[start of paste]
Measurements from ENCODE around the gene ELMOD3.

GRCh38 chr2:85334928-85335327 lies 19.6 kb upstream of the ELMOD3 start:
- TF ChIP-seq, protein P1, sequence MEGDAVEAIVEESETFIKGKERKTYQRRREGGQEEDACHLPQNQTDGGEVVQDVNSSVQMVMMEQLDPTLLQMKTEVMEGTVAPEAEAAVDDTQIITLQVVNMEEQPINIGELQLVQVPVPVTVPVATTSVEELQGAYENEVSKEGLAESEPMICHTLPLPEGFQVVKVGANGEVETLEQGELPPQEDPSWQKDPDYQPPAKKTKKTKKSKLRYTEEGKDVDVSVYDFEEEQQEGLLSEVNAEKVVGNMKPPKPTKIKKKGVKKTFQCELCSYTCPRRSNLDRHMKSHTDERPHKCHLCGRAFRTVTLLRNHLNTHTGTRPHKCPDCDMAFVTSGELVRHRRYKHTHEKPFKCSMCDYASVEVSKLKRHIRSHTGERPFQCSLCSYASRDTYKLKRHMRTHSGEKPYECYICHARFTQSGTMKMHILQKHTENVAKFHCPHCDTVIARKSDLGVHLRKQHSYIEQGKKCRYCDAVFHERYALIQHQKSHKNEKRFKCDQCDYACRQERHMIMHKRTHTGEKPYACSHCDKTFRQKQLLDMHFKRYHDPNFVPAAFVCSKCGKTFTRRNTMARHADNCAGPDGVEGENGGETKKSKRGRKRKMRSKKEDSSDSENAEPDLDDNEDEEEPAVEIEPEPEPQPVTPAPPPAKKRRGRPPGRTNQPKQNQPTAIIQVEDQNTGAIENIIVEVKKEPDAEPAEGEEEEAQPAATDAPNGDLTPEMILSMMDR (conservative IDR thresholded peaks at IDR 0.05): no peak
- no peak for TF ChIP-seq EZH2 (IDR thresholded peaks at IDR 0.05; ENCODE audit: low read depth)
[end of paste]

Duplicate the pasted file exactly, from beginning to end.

Measurements from ENCODE around the gene ELMOD3.

GRCh38 chr2:85334928-85335327 lies 19.6 kb upstream of the ELMOD3 start:
- TF ChIP-seq, protein P1, sequence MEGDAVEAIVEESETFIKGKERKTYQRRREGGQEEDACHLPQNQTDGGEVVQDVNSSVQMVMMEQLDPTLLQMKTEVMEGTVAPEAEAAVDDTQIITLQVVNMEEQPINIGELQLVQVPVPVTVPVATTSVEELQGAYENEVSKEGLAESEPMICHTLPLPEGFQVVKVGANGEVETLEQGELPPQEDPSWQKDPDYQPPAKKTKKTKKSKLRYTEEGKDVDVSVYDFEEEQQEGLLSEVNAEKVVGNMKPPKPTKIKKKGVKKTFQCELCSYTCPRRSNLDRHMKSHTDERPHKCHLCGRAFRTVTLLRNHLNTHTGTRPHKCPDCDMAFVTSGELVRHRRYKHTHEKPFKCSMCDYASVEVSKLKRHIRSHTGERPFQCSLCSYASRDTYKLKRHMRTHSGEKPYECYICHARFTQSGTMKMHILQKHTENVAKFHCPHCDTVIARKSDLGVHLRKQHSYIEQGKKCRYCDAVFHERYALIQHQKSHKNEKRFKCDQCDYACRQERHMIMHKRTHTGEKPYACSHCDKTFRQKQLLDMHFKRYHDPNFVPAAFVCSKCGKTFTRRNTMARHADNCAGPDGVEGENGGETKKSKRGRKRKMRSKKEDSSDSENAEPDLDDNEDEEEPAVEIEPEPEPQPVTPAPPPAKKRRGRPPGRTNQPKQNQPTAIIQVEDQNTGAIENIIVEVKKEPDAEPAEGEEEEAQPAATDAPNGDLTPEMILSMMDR (conservative IDR thresholded peaks at IDR 0.05): no peak
- no peak for TF ChIP-seq EZH2 (IDR thresholded peaks at IDR 0.05; ENCODE audit: low read depth)